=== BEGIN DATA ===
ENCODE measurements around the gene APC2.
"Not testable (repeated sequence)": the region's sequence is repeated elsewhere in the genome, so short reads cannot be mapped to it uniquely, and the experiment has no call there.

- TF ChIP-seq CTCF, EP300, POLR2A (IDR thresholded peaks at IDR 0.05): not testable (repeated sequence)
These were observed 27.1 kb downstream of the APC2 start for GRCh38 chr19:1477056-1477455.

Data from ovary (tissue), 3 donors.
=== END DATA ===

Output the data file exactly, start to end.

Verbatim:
ENCODE measurements around the gene APC2.
"Not testable (repeated sequence)": the region's sequence is repeated elsewhere in the genome, so short reads cannot be mapped to it uniquely, and the experiment has no call there.

- TF ChIP-seq CTCF, EP300, POLR2A (IDR thresholded peaks at IDR 0.05): not testable (repeated sequence)
These were observed 27.1 kb downstream of the APC2 start for GRCh38 chr19:1477056-1477455.

Data from ovary (tissue), 3 donors.